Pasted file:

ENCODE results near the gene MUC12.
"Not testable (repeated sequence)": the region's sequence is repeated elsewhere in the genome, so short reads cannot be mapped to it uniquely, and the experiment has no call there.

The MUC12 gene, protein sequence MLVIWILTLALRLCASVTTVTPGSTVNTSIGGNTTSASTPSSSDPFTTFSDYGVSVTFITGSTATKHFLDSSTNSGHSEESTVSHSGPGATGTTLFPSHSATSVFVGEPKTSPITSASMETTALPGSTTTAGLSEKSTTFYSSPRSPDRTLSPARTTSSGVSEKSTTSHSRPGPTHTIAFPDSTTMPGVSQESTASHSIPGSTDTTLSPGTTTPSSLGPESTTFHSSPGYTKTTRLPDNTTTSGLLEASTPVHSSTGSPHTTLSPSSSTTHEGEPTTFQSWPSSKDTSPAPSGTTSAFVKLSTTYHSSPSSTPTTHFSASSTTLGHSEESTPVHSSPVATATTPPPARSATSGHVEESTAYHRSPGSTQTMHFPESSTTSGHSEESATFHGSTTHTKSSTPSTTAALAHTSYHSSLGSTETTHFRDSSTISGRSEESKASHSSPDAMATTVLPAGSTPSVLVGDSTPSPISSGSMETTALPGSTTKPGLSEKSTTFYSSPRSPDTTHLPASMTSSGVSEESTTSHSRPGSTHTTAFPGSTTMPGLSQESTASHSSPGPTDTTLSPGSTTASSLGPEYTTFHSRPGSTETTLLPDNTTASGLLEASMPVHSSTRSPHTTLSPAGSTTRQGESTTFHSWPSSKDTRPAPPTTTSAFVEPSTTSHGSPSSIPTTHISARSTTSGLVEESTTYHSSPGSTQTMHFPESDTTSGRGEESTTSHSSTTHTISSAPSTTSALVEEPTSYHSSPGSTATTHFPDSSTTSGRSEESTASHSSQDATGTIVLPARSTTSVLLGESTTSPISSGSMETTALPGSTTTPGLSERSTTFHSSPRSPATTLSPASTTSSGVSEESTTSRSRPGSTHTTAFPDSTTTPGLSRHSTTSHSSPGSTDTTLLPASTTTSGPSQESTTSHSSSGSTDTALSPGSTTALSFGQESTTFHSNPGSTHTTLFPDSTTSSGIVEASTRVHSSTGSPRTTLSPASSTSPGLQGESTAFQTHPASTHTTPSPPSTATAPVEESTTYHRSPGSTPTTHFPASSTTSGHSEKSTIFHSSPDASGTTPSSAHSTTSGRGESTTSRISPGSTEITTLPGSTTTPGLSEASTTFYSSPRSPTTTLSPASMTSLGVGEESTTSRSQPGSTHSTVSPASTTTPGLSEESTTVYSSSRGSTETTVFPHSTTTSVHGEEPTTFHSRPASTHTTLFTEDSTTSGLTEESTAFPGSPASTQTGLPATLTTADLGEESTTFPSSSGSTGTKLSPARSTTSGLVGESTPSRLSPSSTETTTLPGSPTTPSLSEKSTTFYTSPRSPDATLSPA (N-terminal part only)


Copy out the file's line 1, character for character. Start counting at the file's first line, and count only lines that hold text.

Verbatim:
ENCODE results near the gene MUC12.